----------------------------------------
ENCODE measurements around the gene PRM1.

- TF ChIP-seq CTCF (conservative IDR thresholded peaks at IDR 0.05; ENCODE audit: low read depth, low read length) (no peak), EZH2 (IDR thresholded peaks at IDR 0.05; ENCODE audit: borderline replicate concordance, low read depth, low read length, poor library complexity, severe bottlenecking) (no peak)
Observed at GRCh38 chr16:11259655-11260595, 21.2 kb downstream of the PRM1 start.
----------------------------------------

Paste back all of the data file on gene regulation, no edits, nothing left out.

ENCODE measurements around the gene PRM1.

- TF ChIP-seq CTCF (conservative IDR thresholded peaks at IDR 0.05; ENCODE audit: low read depth, low read length) (no peak), EZH2 (IDR thresholded peaks at IDR 0.05; ENCODE audit: borderline replicate concordance, low read depth, low read length, poor library complexity, severe bottlenecking) (no peak)
Observed at GRCh38 chr16:11259655-11260595, 21.2 kb downstream of the PRM1 start.